That’s actually the first thing that come to mind. But after reading your post, I did realize that you’re right. It’s not about the rules but the joy our dog gives us, and in turn the joy and companionship we give them.

    Would love to read more, as this is my first visit to your blog!


  4. Janice M says:
    Monday, April 18, 2011 at 4:55pm

    I like your comments – it rings true for me and is a great way to get some of my students thinking differntly. I’m going to put it into practice this week.


  5. Lynda Knechtel says:
    Sunday, April 17, 2011 at 8:43pm

    My pimbrook welsh corgi is very
    smart and easy to train but I am holding her back. She could be great but I have been sick
    in the last year and am letting her down. Someone who did not even know us was watching us practise and told me to act happier and play. It has been a big help. Now we are both happy and inproved. I stopped the self pitty and realised I really happy and so is Lacie.


  6. Debbi says:
    Saturday, April 16, 2011 at 5:26pm

    Today I am grateful for Susan Garrett. Now my dogs will always work for “joy”.
    Now I understand.


  7. Janna Colaizzi says:
    Saturday, April 16, 2011 at 12:46pm

    I so enjoyed the blog and all the comments. My word for criteria was knowledge. I love learning from you all better ways of doing things. And I try to remember that having a dog should be all about “joy”. This blog just re-inforced that. I also try to keep in mind, that just like people, dogs have their up and down days. Thank you for all the input.


  8. Karen Stewart says:
    Friday, April 15, 2011 at 9:46pm

    When I read this the word that came to my mind was committment. I know that if I committ to the training plan I set out I will successfully see the joy in my dog’s face.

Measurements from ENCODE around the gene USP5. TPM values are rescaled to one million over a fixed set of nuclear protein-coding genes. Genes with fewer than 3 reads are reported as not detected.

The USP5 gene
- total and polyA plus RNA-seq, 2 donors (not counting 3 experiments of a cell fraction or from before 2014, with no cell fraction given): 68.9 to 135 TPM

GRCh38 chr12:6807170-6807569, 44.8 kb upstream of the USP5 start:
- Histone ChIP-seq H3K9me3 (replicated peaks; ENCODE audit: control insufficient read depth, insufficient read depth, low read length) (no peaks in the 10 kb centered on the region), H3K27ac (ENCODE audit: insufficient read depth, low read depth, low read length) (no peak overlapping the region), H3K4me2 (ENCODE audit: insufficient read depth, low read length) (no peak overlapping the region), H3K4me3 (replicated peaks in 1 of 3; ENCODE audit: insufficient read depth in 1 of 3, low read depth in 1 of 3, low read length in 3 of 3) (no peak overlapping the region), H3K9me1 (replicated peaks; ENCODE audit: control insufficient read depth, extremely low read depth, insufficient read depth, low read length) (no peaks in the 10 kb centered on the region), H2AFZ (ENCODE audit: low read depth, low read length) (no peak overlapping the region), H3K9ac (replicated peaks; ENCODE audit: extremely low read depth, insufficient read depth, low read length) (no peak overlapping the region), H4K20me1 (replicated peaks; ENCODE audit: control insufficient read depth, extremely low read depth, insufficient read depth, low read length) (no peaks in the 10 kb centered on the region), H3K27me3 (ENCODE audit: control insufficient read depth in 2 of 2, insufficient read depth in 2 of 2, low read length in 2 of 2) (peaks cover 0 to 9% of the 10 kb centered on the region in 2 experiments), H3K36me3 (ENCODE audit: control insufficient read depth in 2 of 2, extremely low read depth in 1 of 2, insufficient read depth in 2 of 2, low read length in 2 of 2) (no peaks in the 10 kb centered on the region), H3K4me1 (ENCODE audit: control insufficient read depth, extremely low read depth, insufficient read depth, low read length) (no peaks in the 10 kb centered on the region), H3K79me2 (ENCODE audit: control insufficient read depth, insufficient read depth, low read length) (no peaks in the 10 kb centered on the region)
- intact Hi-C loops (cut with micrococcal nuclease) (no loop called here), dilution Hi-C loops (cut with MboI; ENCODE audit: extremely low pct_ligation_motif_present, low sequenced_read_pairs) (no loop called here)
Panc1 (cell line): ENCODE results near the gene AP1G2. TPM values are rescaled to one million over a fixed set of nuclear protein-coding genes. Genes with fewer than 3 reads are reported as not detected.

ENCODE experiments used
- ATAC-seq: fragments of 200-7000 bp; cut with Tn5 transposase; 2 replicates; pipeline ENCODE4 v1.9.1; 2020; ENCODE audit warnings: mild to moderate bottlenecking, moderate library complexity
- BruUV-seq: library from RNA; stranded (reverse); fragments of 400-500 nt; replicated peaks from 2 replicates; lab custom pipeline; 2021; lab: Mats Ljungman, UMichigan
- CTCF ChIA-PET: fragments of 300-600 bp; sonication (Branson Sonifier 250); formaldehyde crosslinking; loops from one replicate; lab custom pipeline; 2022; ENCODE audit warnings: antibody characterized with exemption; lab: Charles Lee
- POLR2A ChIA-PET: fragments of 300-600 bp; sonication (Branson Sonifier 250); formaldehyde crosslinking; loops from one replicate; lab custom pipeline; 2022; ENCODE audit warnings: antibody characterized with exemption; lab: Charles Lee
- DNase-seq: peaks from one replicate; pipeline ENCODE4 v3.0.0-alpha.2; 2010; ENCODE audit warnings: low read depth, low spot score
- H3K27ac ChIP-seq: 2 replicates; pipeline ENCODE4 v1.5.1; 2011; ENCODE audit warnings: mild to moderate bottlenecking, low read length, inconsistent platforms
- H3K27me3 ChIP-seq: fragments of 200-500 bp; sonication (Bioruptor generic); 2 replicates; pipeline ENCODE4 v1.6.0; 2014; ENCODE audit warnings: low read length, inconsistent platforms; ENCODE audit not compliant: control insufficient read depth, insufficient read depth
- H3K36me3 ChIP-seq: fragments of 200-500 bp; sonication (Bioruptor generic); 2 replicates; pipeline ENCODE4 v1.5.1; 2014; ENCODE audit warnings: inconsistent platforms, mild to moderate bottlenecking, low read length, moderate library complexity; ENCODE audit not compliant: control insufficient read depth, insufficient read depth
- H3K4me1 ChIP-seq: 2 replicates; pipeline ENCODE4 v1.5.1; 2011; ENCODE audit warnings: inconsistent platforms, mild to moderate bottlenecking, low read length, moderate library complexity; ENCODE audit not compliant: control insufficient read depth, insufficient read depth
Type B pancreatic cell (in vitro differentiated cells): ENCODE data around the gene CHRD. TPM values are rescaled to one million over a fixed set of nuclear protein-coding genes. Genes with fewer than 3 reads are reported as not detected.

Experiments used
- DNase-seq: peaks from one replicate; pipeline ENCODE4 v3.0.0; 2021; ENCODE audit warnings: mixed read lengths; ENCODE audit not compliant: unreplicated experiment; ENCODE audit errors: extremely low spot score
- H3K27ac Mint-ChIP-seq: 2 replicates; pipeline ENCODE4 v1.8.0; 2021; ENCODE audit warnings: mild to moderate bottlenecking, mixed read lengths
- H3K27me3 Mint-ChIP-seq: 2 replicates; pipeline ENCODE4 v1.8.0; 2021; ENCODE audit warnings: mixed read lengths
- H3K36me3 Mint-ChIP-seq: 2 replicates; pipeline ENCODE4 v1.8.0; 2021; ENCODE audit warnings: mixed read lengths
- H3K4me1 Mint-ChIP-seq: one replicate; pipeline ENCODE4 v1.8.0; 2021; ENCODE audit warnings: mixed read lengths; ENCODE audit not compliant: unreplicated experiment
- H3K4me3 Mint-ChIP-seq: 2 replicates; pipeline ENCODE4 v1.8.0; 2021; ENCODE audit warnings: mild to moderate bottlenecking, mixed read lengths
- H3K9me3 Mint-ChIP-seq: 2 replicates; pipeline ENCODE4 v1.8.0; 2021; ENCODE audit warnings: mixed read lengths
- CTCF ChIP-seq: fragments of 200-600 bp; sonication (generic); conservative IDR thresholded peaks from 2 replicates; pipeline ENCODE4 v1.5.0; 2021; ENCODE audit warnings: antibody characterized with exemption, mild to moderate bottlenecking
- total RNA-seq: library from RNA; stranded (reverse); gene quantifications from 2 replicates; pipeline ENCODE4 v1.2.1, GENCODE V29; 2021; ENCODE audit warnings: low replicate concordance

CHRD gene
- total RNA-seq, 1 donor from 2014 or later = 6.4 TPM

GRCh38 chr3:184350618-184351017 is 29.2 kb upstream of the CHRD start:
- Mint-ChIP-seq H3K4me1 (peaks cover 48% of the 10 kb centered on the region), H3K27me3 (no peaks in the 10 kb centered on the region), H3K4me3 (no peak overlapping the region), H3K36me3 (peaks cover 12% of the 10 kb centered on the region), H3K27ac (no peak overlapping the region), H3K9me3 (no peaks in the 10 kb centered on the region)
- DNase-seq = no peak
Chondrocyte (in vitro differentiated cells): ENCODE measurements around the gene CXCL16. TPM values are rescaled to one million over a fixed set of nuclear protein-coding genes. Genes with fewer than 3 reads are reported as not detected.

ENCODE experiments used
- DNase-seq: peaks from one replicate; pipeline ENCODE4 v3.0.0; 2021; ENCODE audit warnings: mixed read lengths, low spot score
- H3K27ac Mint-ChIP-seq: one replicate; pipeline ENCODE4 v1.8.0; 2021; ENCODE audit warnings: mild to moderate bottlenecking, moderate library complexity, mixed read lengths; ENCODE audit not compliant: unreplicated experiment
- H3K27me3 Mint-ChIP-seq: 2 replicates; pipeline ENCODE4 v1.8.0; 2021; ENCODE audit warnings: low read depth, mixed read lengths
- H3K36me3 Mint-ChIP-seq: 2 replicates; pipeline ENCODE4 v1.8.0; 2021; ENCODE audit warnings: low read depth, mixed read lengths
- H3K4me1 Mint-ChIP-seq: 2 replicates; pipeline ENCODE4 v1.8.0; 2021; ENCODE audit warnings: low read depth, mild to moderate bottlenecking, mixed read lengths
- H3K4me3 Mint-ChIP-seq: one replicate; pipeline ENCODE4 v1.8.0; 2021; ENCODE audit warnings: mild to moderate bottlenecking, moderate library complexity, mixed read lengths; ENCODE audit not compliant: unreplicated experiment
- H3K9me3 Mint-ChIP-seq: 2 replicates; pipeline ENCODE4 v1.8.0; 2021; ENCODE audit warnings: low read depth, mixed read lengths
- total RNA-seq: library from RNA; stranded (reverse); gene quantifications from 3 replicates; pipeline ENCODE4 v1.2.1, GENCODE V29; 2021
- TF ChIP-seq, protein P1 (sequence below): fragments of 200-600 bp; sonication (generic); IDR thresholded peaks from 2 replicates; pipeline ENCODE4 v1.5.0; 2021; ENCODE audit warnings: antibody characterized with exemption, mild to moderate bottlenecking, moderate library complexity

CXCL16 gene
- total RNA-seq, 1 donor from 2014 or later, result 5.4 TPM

9. Kathy says:
    Friday, April 15, 2011 at 8:16pm

    The first word that came to mind is
    performance / execution


  10. Carl Necker says:
    Friday, April 15, 2011 at 1:31pm

    Criteria = requirements
    It’s difficult to be an scientist and engineer because criteria tend to be very black and white. My frustration – maybe not so much that my friendly four legged buddy won’t do the teeter but the fact that I know he has the potential to do the teeter.

    An agility junky and friend pointed me to this blog after I expressed my frustration to her. But I ended my note to her with a change in attitude that will point me in the direction of JOY. My 12 year old daughter runs one of our English Setters and she has a blast every time, whether or not the end result is what she wanted. I’ve decided to be more like my daughter!


  11. Sonya says:
    Friday, April 15, 2011 at 10:12am

    Criteria = Success
    is what first came to mind, and it links it to joy I guess.
    Too tired to write more!


  12. Teresa says:
    Friday, April 15, 2011 at 9:47am

    Criteria…..I thought necessity. All we do with our dogs should be necessary. Having fun, making sure we are fun, and that our dogs are enjoying what they do are all necessary for a happy and healthy relationship. By rewarding the behaviors we desire we are doing what is necessary.


  13. Kenton says:
    Thursday, April 14, 2011 at 7:39pm

    What I thought of was parameters. In owning 2 labradors, & having seen what positive reinforcement can accomplish, I find myself in disagreement with many of the “traditional” bird dog training methods.

    I have recently taught them to roll, crawl, spin with the clicker. The 1st person I mentioned it to replied “why teach a retriever to roll over?”

    Hey, it’s a break from drills, & it’s a JOY.


  14. Mary says:
    Thursday, April 14, 2011 at 4:01pm

    I like the word joy. It is exactly what I felt last night as my mini aussie who had decided that she didn’t remember to how to do the a frame and dog walk finally just chose to do it on her own. Complete unadulterated joy and surprise was what I felt as I followed her zipping across the dog walk. Thank you Susan for bringing that word to us.


  15. Bonnie says:
    Thursday, April 14, 2011 at 10:28am

    When I thought of criteria I thought of the word consistent. I agree if you can find the magic between your dog and you to get the end result and have alot of fun doing it that is JOY. If I have a rough training day and feel frustrated I sit back and figure out a new way to have fun with my dog and train the criteria that I want. Thanks for the word JOY it is somthing we should always strive for.